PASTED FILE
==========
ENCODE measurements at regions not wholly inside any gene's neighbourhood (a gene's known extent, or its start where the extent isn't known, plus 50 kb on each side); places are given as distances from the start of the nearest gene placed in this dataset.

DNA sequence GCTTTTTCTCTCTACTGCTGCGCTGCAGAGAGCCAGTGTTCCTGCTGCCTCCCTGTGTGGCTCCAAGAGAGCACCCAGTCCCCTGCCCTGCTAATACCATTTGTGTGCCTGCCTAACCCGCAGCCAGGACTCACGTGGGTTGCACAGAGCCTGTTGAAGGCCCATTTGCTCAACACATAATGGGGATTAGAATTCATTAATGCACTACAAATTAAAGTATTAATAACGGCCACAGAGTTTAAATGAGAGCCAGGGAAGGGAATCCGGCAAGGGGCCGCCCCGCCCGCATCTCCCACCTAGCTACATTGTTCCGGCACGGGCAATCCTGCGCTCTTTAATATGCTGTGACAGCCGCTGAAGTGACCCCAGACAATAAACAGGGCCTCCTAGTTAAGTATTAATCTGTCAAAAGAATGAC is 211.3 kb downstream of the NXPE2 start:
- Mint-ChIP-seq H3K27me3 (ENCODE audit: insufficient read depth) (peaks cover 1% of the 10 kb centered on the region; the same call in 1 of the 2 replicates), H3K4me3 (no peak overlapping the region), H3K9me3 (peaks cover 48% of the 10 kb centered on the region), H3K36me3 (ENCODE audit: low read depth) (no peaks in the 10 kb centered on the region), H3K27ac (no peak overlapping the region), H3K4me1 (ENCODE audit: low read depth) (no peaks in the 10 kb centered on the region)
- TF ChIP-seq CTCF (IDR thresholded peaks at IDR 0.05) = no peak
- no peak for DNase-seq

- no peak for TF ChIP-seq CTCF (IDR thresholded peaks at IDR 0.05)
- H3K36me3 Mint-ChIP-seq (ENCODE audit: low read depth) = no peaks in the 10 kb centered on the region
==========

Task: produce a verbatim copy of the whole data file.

ENCODE measurements at regions not wholly inside any gene's neighbourhood (a gene's known extent, or its start where the extent isn't known, plus 50 kb on each side); places are given as distances from the start of the nearest gene placed in this dataset.

DNA sequence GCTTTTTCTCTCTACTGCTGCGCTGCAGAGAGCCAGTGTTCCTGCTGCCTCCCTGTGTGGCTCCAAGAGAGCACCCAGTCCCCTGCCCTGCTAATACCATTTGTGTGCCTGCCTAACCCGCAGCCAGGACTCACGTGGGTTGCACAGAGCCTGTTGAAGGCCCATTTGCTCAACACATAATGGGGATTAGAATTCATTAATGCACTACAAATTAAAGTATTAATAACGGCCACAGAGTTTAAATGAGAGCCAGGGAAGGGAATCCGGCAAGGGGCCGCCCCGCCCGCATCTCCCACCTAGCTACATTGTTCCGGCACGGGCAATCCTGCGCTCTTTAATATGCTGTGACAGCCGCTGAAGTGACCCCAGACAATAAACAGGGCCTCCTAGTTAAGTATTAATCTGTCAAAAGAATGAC is 211.3 kb downstream of the NXPE2 start:
- Mint-ChIP-seq H3K27me3 (ENCODE audit: insufficient read depth) (peaks cover 1% of the 10 kb centered on the region; the same call in 1 of the 2 replicates), H3K4me3 (no peak overlapping the region), H3K9me3 (peaks cover 48% of the 10 kb centered on the region), H3K36me3 (ENCODE audit: low read depth) (no peaks in the 10 kb centered on the region), H3K27ac (no peak overlapping the region), H3K4me1 (ENCODE audit: low read depth) (no peaks in the 10 kb centered on the region)
- TF ChIP-seq CTCF (IDR thresholded peaks at IDR 0.05) = no peak
- no peak for DNase-seq

- no peak for TF ChIP-seq CTCF (IDR thresholded peaks at IDR 0.05)
- H3K36me3 Mint-ChIP-seq (ENCODE audit: low read depth) = no peaks in the 10 kb centered on the region